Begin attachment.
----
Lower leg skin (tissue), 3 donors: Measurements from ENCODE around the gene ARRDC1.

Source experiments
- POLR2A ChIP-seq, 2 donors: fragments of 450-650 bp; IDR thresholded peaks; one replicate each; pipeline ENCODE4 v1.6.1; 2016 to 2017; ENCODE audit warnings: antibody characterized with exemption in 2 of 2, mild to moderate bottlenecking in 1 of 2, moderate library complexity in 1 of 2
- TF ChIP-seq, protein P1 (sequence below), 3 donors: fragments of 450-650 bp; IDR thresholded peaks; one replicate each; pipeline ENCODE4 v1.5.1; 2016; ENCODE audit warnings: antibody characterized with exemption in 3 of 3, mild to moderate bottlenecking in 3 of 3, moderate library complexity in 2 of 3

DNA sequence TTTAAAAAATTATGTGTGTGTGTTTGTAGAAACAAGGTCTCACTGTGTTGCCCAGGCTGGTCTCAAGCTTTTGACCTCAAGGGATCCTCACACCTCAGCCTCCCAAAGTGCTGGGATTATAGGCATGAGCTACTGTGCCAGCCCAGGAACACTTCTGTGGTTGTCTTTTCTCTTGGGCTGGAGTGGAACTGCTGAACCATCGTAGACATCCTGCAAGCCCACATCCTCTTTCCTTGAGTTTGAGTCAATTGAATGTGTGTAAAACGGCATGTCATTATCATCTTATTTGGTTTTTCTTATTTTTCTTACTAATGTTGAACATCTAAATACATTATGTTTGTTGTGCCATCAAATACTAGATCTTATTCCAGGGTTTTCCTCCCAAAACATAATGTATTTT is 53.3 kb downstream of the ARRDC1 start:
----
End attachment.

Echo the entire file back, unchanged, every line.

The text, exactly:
Lower leg skin (tissue), 3 donors: Measurements from ENCODE around the gene ARRDC1.

Source experiments
- POLR2A ChIP-seq, 2 donors: fragments of 450-650 bp; IDR thresholded peaks; one replicate each; pipeline ENCODE4 v1.6.1; 2016 to 2017; ENCODE audit warnings: antibody characterized with exemption in 2 of 2, mild to moderate bottlenecking in 1 of 2, moderate library complexity in 1 of 2
- TF ChIP-seq, protein P1 (sequence below), 3 donors: fragments of 450-650 bp; IDR thresholded peaks; one replicate each; pipeline ENCODE4 v1.5.1; 2016; ENCODE audit warnings: antibody characterized with exemption in 3 of 3, mild to moderate bottlenecking in 3 of 3, moderate library complexity in 2 of 3

DNA sequence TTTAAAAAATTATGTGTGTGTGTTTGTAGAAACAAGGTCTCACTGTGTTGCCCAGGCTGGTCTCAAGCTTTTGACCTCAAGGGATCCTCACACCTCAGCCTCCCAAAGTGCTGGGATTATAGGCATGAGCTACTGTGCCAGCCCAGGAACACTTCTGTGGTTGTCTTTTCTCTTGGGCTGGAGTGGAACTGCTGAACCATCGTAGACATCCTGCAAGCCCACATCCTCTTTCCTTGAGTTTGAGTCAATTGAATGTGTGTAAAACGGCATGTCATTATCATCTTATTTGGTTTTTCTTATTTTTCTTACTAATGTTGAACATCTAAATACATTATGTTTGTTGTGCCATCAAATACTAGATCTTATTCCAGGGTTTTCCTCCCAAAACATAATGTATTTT is 53.3 kb downstream of the ARRDC1 start: